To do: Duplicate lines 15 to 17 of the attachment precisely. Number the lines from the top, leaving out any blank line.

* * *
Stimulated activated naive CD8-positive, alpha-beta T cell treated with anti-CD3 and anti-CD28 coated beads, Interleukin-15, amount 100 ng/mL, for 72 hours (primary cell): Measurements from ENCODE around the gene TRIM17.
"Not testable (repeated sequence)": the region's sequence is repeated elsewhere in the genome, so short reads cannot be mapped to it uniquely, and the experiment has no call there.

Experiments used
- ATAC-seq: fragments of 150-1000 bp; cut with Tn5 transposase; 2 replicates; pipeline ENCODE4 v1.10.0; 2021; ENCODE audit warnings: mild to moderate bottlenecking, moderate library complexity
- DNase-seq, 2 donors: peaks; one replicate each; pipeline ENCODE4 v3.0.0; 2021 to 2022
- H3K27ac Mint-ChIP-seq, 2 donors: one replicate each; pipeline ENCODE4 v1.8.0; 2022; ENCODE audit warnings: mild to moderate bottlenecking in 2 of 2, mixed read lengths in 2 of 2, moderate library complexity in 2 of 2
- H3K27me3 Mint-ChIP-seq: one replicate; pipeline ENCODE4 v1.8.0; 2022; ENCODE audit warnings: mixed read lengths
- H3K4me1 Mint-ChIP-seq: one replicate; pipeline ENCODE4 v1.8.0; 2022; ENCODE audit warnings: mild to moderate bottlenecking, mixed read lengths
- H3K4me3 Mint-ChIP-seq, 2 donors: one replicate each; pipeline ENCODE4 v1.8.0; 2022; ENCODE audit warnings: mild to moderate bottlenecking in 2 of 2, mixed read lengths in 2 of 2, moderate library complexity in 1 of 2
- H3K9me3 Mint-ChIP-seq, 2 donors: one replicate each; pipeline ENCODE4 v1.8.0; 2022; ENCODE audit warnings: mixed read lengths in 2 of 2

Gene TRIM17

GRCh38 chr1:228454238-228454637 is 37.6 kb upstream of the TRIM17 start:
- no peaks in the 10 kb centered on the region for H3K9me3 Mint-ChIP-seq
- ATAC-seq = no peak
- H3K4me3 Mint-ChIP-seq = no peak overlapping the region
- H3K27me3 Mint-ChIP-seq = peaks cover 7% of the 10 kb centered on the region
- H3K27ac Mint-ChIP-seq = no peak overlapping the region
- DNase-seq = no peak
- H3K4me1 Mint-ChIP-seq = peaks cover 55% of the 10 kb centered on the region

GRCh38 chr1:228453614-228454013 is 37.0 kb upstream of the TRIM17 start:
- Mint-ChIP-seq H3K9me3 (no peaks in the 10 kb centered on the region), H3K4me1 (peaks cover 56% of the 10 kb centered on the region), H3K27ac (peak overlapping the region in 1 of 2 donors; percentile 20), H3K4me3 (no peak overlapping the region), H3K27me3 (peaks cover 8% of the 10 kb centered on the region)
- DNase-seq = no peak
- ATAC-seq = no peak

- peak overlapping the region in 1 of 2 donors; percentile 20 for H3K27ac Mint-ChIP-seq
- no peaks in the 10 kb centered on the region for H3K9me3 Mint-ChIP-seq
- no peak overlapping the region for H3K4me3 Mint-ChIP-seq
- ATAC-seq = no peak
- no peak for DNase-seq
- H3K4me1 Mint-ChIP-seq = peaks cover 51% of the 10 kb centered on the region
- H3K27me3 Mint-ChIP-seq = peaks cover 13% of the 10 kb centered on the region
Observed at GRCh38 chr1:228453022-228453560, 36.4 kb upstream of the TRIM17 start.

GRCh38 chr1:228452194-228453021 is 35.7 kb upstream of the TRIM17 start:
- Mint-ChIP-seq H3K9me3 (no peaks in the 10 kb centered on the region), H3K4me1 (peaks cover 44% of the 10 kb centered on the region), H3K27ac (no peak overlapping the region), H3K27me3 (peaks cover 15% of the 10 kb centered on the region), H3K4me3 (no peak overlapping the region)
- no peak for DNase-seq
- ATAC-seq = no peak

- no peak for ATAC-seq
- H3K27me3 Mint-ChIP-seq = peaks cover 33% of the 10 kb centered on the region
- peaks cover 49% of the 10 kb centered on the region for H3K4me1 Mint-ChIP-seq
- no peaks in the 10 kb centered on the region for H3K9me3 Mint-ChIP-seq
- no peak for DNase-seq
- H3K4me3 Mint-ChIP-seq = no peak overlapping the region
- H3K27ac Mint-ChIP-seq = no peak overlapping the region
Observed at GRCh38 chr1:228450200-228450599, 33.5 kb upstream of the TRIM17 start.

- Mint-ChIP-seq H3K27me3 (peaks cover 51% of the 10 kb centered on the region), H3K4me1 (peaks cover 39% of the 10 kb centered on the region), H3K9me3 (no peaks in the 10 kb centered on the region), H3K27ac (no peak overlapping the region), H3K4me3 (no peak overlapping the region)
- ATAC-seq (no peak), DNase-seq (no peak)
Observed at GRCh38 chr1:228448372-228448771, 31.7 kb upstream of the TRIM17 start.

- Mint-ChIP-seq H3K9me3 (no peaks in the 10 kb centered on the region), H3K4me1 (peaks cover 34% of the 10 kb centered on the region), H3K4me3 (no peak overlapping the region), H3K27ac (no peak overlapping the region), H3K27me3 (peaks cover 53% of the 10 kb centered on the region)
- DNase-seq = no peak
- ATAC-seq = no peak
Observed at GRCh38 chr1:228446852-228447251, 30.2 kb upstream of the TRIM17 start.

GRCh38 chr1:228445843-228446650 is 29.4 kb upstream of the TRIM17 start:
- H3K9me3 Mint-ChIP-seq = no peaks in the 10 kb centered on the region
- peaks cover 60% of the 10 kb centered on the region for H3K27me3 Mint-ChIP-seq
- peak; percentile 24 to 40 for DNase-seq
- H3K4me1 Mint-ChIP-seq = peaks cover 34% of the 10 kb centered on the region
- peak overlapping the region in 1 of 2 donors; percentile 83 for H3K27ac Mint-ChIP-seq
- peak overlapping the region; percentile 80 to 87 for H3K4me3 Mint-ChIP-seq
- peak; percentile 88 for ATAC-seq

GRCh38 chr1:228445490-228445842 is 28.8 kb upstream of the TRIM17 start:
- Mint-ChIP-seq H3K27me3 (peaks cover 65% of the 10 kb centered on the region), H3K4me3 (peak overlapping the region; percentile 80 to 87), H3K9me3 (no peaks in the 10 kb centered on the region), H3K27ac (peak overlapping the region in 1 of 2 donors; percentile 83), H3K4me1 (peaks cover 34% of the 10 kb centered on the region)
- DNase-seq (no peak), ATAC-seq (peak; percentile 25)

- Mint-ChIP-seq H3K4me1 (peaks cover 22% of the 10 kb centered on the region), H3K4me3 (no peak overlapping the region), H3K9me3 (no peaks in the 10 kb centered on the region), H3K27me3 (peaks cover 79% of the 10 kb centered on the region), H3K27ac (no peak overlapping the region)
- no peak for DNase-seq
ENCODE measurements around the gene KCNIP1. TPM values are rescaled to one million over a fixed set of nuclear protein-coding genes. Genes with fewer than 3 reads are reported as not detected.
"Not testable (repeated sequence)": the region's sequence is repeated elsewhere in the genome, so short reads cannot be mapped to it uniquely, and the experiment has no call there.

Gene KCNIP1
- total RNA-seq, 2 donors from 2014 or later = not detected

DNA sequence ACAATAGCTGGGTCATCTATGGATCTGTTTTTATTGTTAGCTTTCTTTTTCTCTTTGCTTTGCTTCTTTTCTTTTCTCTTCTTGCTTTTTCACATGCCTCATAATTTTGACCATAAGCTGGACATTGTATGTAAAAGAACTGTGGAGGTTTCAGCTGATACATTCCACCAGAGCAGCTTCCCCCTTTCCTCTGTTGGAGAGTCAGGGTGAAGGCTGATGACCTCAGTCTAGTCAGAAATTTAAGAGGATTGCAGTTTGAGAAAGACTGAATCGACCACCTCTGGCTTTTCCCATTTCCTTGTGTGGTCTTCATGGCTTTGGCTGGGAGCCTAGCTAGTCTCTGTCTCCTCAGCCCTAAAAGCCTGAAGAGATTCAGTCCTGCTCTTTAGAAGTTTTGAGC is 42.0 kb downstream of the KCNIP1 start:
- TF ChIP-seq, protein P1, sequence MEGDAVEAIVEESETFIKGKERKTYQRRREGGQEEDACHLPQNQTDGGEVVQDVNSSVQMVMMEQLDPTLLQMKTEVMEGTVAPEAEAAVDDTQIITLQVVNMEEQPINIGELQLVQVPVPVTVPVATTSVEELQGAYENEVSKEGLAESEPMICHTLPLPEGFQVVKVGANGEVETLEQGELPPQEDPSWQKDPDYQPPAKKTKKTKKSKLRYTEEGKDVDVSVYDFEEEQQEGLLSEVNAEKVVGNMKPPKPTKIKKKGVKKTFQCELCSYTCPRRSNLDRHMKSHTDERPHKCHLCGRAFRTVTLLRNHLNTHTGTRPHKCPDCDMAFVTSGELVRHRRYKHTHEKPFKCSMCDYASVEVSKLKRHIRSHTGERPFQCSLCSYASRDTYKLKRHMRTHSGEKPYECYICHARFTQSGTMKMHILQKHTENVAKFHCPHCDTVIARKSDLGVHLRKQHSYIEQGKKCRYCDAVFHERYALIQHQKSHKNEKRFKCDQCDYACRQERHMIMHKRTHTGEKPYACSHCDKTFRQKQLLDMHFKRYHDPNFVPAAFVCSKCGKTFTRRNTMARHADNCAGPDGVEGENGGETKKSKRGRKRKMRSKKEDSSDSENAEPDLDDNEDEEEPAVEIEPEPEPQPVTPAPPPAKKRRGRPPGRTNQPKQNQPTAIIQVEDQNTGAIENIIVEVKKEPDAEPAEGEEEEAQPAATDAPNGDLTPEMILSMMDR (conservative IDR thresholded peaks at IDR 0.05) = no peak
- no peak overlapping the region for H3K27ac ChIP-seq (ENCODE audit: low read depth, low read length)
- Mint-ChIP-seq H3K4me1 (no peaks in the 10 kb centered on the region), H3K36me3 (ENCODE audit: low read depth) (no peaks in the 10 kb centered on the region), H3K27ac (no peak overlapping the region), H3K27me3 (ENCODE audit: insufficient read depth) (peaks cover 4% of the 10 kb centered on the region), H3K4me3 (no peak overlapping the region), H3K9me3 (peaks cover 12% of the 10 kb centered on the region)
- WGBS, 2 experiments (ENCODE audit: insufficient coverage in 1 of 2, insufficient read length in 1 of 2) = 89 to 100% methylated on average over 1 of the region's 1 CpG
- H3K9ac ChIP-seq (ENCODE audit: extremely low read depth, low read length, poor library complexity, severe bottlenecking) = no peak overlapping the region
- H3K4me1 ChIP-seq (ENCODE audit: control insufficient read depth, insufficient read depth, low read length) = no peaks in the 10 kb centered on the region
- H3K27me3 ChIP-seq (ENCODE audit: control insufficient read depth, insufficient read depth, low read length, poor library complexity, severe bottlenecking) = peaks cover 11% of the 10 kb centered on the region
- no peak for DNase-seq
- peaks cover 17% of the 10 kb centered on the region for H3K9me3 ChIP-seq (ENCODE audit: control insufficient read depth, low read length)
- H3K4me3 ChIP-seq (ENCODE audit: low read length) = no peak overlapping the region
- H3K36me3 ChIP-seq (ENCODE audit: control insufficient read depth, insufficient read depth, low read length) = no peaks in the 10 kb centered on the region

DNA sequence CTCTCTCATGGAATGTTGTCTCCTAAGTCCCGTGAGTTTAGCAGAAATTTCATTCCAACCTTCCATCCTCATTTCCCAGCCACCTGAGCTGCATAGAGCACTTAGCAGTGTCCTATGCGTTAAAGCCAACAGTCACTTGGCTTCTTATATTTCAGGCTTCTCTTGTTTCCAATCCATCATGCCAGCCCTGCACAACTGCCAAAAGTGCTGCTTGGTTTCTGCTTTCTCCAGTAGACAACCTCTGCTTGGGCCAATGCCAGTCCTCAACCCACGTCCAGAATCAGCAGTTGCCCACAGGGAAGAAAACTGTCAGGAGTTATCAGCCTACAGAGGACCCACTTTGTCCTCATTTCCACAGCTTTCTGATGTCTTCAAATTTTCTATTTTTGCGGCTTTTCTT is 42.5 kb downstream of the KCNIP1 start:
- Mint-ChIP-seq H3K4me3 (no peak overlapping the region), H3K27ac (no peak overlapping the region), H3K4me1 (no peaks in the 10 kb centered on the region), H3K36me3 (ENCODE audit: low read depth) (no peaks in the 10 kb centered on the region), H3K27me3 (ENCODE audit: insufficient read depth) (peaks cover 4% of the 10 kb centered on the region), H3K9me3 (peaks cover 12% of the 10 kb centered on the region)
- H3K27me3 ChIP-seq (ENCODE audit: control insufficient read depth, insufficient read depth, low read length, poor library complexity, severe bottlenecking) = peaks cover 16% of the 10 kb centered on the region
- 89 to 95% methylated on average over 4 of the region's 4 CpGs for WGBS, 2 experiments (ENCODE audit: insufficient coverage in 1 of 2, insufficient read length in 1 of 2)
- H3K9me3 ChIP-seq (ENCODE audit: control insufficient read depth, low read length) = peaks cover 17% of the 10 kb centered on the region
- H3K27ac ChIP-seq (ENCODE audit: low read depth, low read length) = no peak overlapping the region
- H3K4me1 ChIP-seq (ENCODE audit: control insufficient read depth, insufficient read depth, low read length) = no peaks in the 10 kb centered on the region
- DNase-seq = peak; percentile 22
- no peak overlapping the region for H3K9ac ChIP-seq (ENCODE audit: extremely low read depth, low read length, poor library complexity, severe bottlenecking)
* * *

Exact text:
- H3K4me3 Mint-ChIP-seq = no peak overlapping the region
- H3K27me3 Mint-ChIP-seq = peaks cover 7% of the 10 kb centered on the region
- H3K27ac Mint-ChIP-seq = no peak overlapping the region